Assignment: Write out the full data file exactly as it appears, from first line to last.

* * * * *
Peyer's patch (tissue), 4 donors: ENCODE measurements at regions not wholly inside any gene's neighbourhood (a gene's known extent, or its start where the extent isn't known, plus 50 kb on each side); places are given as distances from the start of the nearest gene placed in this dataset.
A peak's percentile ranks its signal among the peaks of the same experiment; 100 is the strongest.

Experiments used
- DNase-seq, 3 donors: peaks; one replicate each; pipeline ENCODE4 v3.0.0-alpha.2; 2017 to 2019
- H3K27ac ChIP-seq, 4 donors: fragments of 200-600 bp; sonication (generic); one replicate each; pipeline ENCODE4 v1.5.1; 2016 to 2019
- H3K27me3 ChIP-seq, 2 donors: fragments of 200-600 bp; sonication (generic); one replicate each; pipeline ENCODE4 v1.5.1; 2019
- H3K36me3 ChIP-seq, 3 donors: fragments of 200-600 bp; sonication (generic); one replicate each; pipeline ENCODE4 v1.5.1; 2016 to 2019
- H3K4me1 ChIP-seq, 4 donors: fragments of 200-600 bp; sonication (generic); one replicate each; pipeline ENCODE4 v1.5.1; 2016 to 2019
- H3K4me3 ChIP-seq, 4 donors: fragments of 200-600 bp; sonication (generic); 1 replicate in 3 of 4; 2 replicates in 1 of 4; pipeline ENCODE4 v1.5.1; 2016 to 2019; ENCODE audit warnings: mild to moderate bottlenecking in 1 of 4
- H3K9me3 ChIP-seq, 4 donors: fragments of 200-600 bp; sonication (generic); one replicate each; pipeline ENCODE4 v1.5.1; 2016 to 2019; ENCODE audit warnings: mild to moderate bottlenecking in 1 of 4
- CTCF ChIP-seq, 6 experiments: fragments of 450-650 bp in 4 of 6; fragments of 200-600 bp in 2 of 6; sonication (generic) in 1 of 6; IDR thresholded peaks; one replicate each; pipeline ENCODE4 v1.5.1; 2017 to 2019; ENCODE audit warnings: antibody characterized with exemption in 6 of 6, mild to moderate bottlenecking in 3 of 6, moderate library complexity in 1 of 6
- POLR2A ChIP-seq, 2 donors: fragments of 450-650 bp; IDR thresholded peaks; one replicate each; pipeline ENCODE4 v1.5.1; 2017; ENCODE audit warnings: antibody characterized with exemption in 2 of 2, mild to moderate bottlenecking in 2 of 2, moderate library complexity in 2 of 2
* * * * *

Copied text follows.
Peyer's patch (tissue), 4 donors: ENCODE measurements at regions not wholly inside any gene's neighbourhood (a gene's known extent, or its start where the extent isn't known, plus 50 kb on each side); places are given as distances from the start of the nearest gene placed in this dataset.
A peak's percentile ranks its signal among the peaks of the same experiment; 100 is the strongest.

Experiments used
- DNase-seq, 3 donors: peaks; one replicate each; pipeline ENCODE4 v3.0.0-alpha.2; 2017 to 2019
- H3K27ac ChIP-seq, 4 donors: fragments of 200-600 bp; sonication (generic); one replicate each; pipeline ENCODE4 v1.5.1; 2016 to 2019
- H3K27me3 ChIP-seq, 2 donors: fragments of 200-600 bp; sonication (generic); one replicate each; pipeline ENCODE4 v1.5.1; 2019
- H3K36me3 ChIP-seq, 3 donors: fragments of 200-600 bp; sonication (generic); one replicate each; pipeline ENCODE4 v1.5.1; 2016 to 2019
- H3K4me1 ChIP-seq, 4 donors: fragments of 200-600 bp; sonication (generic); one replicate each; pipeline ENCODE4 v1.5.1; 2016 to 2019
- H3K4me3 ChIP-seq, 4 donors: fragments of 200-600 bp; sonication (generic); 1 replicate in 3 of 4; 2 replicates in 1 of 4; pipeline ENCODE4 v1.5.1; 2016 to 2019; ENCODE audit warnings: mild to moderate bottlenecking in 1 of 4
- H3K9me3 ChIP-seq, 4 donors: fragments of 200-600 bp; sonication (generic); one replicate each; pipeline ENCODE4 v1.5.1; 2016 to 2019; ENCODE audit warnings: mild to moderate bottlenecking in 1 of 4
- CTCF ChIP-seq, 6 experiments: fragments of 450-650 bp in 4 of 6; fragments of 200-600 bp in 2 of 6; sonication (generic) in 1 of 6; IDR thresholded peaks; one replicate each; pipeline ENCODE4 v1.5.1; 2017 to 2019; ENCODE audit warnings: antibody characterized with exemption in 6 of 6, mild to moderate bottlenecking in 3 of 6, moderate library complexity in 1 of 6
- POLR2A ChIP-seq, 2 donors: fragments of 450-650 bp; IDR thresholded peaks; one replicate each; pipeline ENCODE4 v1.5.1; 2017; ENCODE audit warnings: antibody characterized with exemption in 2 of 2, mild to moderate bottlenecking in 2 of 2, moderate library complexity in 2 of 2